"We all have to assume that we're going to be attacked again," Giuliani said bluntly. "If we don't assume that, we're irresponsible. We have to pray it doesn't happen, we have to hope it doesn't happen, but we have to assume that it will."

And a return to public life?

"At some point that's something I'd think about, and I don't rule it out of my future," Giuliani said. "I don't know when that would be. I don't have a time period."

Not that Giuliani's sworn off politics. He's campaigned for fellow Republicans Bill Simon in the California governor's race, U.S. Senate hopeful Elizabeth Dole in North Carolina and Gov. George Pataki in New York.

Asked about Sept. 11, when he wound up running for his life through lower Manhattan, Giuliani recalled "a day of tremendous contradiction" -- horror and heroism, destruction and defiance, unspeakable and unforgettable.

"Sept. 11 was the worst day in the history of this city and this country," said Giuliani, a U.S. flag pin on the lapel of his blue suit. "But it was also the greatest day."

Giuliani, as he first proposed in his final days at City Hall, expressed hope that the mass graveyard at ground zero would become a memorial with "a library, a museum, a beautiful contribution to the skyline."

While others have pushed for the reconstruction of the lucrative office space destroyed on Sept. 11, Giuliani believes there are other places in the city for commercial development.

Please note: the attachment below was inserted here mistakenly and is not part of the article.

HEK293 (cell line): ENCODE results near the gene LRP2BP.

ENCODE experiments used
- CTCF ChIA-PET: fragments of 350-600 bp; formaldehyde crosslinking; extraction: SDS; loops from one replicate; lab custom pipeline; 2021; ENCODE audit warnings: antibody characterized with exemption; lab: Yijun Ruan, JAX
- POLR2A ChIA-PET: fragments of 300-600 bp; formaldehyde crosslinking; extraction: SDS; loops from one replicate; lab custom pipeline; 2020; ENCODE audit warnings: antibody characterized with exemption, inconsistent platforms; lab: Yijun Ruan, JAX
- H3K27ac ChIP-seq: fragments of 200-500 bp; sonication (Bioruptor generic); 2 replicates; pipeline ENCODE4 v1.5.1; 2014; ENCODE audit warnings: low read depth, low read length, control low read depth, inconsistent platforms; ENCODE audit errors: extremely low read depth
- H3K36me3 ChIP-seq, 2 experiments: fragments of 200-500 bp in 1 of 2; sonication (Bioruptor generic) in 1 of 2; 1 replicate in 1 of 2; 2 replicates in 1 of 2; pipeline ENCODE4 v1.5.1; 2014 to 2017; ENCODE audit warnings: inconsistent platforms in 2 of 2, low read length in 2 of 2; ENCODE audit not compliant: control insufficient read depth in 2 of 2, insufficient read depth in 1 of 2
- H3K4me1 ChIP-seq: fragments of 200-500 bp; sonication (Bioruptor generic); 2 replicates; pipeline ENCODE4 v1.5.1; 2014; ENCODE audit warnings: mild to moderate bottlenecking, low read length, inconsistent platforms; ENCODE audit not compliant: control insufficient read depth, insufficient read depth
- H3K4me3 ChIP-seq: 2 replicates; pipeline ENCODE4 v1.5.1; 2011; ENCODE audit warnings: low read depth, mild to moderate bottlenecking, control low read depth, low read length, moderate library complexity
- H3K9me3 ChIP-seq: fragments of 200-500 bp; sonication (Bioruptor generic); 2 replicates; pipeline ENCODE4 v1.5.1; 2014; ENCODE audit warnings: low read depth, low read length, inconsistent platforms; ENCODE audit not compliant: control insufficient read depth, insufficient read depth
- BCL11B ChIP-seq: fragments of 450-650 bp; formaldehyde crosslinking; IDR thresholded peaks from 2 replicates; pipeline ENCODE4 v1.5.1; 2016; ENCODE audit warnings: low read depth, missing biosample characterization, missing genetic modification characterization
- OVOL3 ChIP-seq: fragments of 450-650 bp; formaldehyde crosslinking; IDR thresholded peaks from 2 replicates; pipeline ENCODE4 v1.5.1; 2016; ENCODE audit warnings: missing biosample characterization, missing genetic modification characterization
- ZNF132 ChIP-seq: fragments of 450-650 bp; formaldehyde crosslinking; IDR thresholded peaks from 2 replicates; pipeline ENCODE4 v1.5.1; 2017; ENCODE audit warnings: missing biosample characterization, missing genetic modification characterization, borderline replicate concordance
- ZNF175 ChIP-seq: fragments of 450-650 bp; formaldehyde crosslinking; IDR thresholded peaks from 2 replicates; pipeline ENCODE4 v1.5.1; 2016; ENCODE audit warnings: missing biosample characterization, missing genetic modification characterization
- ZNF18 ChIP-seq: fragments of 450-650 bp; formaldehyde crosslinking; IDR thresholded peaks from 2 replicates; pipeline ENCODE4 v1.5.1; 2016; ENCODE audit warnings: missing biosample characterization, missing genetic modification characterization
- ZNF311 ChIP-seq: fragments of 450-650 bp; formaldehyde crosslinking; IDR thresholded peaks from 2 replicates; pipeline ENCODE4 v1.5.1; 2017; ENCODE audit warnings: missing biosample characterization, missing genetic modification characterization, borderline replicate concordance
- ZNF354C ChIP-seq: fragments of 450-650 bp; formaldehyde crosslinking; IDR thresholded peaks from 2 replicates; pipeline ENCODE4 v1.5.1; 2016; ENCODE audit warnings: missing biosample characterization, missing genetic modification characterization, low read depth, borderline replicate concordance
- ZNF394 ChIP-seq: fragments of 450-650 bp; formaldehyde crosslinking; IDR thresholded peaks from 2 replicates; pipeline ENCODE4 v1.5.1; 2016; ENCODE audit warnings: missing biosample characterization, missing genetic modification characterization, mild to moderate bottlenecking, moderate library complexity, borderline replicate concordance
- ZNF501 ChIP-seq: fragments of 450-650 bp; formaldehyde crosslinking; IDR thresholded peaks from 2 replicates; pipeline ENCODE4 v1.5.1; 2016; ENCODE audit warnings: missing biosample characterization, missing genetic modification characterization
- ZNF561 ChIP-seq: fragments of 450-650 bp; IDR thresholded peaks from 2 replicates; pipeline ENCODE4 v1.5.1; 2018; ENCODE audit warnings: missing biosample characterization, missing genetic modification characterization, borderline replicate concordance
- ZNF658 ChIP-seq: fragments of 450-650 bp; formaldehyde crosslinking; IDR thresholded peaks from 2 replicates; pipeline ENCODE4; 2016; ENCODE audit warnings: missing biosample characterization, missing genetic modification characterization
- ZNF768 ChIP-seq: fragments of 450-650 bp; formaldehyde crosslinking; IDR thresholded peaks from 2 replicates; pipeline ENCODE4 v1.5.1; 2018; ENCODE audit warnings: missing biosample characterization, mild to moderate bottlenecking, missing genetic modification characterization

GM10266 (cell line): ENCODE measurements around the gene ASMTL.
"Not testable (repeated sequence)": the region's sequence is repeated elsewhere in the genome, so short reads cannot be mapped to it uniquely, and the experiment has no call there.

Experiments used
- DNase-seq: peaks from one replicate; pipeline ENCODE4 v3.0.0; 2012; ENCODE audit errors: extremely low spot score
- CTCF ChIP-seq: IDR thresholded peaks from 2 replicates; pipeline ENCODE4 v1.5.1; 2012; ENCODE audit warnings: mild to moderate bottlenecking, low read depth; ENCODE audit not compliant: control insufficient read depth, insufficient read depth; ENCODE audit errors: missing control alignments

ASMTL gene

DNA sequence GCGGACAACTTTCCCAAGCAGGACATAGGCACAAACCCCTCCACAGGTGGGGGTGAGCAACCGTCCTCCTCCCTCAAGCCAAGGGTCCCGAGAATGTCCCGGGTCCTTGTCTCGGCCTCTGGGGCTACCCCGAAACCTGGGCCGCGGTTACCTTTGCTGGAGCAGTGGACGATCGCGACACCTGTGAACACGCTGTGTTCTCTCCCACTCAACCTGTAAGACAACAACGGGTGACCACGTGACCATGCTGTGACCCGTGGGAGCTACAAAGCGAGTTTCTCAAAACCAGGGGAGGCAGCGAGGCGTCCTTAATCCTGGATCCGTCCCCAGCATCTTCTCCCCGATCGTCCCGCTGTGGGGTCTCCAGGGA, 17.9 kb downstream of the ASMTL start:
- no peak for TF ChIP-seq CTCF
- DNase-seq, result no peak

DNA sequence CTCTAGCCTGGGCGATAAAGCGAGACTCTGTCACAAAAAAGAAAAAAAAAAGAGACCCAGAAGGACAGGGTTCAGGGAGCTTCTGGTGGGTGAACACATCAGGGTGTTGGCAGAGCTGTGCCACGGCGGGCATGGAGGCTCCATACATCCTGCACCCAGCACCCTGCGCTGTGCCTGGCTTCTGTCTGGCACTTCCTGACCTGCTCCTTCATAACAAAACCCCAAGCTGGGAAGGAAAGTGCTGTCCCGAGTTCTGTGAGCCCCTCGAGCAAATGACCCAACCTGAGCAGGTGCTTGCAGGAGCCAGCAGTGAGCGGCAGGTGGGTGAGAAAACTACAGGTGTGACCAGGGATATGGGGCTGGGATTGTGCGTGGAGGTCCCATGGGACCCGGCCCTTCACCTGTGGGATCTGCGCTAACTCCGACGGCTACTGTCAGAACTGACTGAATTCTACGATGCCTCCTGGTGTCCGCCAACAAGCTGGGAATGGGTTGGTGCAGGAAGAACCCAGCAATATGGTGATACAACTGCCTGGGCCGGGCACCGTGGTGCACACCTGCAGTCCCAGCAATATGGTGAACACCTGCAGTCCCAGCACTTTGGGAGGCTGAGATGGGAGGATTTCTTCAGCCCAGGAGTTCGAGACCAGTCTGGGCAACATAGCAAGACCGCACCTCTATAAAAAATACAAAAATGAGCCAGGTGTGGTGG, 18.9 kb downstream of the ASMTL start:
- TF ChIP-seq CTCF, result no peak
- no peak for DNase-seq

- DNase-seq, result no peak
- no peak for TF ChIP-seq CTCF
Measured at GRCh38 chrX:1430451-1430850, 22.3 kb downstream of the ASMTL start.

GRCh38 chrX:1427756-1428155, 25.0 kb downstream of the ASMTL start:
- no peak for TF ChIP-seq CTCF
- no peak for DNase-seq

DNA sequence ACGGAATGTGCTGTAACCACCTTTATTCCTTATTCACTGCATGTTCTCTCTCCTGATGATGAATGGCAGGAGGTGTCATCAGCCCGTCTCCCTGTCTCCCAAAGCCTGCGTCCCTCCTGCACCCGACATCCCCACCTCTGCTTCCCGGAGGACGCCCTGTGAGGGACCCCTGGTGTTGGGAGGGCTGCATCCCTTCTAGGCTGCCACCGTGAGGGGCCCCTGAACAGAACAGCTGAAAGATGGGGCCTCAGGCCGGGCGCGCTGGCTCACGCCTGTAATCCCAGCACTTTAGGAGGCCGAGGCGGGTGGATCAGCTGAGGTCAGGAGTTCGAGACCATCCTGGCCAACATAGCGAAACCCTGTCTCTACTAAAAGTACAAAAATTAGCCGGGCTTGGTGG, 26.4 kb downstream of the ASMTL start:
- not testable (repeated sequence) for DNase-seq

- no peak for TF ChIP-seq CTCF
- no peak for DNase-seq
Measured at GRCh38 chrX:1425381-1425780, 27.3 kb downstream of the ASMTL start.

"There are a lot of other places to build office towers," Giuliani said. "There is no other place to build the memorial I just described."

Giuliani, who still oversees the Twin Towers Fund for families of police officers, firefighters and other public employees killed in the attack, is particularly sensitive about the victims whose bodies were never found.

"You've got to face reality: It's a burial ground for thousands of people," he said.

Though he spent eight years in City Hall, Giuliani finds it too painful to visit lower Manhattan these days. Still, barely a week before the first anniversary, Giuliani took his daughter Caroline to a movie theater in Battery Park.

The pair took in the latest Al Pacino film, "Simone," and strolled over to ground zero.

"It's impossible to go down there without having your memory flooded," Giuliani said. "It's hard to drive those blocks without remembering."

Today's news:
Ceremony at Ground Zero
Mass. remembers victims